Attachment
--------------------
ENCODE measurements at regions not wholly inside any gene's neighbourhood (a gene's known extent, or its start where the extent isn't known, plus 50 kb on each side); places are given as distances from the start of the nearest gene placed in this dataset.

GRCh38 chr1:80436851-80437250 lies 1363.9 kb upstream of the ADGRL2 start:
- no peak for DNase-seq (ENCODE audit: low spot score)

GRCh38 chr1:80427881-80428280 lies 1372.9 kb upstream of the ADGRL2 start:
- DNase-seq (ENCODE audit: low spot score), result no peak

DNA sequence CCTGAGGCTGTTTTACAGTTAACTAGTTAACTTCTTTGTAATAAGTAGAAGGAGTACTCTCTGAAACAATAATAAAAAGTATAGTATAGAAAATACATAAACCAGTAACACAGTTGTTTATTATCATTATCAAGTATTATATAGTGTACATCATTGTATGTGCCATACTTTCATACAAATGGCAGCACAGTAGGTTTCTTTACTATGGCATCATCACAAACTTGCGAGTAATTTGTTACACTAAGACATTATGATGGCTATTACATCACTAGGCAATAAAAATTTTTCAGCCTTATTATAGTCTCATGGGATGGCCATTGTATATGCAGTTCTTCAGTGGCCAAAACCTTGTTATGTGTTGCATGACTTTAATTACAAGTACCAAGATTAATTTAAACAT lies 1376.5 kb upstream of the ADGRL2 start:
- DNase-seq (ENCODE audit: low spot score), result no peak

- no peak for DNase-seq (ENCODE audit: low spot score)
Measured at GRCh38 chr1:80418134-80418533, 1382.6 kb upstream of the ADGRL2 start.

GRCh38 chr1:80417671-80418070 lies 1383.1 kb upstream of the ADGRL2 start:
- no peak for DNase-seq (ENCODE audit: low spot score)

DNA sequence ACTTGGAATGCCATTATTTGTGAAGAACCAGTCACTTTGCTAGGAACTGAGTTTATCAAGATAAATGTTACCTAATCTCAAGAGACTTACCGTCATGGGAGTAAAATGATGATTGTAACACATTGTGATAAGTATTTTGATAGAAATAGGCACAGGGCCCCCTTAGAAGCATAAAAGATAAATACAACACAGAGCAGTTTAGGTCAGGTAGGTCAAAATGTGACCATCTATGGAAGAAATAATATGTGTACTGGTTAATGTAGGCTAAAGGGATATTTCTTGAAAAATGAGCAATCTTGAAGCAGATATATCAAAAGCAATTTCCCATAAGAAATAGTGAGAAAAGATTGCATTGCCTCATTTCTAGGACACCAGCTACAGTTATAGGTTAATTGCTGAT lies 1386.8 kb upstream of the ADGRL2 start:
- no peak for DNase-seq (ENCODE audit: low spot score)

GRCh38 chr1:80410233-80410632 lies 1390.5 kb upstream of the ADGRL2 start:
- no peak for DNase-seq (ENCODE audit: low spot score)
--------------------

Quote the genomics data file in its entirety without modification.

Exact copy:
ENCODE measurements at regions not wholly inside any gene's neighbourhood (a gene's known extent, or its start where the extent isn't known, plus 50 kb on each side); places are given as distances from the start of the nearest gene placed in this dataset.

GRCh38 chr1:80436851-80437250 lies 1363.9 kb upstream of the ADGRL2 start:
- no peak for DNase-seq (ENCODE audit: low spot score)

GRCh38 chr1:80427881-80428280 lies 1372.9 kb upstream of the ADGRL2 start:
- DNase-seq (ENCODE audit: low spot score), result no peak

DNA sequence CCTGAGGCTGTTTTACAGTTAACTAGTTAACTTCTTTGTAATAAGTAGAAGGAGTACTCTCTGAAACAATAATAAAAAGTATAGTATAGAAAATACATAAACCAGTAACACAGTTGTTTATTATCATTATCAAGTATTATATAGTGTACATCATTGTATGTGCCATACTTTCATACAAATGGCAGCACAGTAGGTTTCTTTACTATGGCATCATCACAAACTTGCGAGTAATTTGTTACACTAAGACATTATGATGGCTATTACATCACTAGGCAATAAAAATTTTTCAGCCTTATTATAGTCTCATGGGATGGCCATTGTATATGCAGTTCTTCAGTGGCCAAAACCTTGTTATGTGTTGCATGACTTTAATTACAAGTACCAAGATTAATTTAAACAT lies 1376.5 kb upstream of the ADGRL2 start:
- DNase-seq (ENCODE audit: low spot score), result no peak

- no peak for DNase-seq (ENCODE audit: low spot score)
Measured at GRCh38 chr1:80418134-80418533, 1382.6 kb upstream of the ADGRL2 start.

GRCh38 chr1:80417671-80418070 lies 1383.1 kb upstream of the ADGRL2 start:
- no peak for DNase-seq (ENCODE audit: low spot score)

DNA sequence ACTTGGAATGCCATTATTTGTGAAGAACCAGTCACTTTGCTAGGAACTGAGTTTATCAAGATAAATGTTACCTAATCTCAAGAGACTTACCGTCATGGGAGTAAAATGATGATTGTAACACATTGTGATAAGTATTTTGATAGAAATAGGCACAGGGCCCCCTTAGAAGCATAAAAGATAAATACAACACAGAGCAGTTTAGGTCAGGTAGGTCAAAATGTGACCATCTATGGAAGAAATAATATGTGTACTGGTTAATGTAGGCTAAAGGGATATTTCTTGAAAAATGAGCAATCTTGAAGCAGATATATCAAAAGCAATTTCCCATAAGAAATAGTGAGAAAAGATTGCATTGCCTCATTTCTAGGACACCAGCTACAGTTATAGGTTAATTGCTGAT lies 1386.8 kb upstream of the ADGRL2 start:
- no peak for DNase-seq (ENCODE audit: low spot score)

GRCh38 chr1:80410233-80410632 lies 1390.5 kb upstream of the ADGRL2 start:
- no peak for DNase-seq (ENCODE audit: low spot score)